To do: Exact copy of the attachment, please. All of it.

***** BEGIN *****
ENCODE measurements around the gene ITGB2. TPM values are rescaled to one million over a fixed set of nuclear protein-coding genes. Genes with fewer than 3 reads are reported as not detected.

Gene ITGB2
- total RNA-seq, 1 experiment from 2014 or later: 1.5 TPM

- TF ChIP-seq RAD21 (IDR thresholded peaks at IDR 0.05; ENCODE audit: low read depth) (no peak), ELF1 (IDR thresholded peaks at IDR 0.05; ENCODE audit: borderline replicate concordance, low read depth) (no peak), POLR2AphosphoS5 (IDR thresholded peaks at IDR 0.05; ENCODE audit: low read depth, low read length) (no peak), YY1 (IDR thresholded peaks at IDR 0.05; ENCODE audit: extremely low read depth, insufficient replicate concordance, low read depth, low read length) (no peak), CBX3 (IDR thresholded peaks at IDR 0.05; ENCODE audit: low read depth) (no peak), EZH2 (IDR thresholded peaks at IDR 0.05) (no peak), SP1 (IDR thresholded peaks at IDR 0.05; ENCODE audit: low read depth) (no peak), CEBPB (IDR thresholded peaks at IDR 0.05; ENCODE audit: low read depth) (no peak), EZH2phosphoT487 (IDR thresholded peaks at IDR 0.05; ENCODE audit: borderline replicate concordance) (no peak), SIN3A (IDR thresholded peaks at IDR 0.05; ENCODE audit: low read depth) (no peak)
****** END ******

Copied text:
ENCODE measurements around the gene ITGB2. TPM values are rescaled to one million over a fixed set of nuclear protein-coding genes. Genes with fewer than 3 reads are reported as not detected.

Gene ITGB2
- total RNA-seq, 1 experiment from 2014 or later: 1.5 TPM

- TF ChIP-seq RAD21 (IDR thresholded peaks at IDR 0.05; ENCODE audit: low read depth) (no peak), ELF1 (IDR thresholded peaks at IDR 0.05; ENCODE audit: borderline replicate concordance, low read depth) (no peak), POLR2AphosphoS5 (IDR thresholded peaks at IDR 0.05; ENCODE audit: low read depth, low read length) (no peak), YY1 (IDR thresholded peaks at IDR 0.05; ENCODE audit: extremely low read depth, insufficient replicate concordance, low read depth, low read length) (no peak), CBX3 (IDR thresholded peaks at IDR 0.05; ENCODE audit: low read depth) (no peak), EZH2 (IDR thresholded peaks at IDR 0.05) (no peak), SP1 (IDR thresholded peaks at IDR 0.05; ENCODE audit: low read depth) (no peak), CEBPB (IDR thresholded peaks at IDR 0.05; ENCODE audit: low read depth) (no peak), EZH2phosphoT487 (IDR thresholded peaks at IDR 0.05; ENCODE audit: borderline replicate concordance) (no peak), SIN3A (IDR thresholded peaks at IDR 0.05; ENCODE audit: low read depth) (no peak)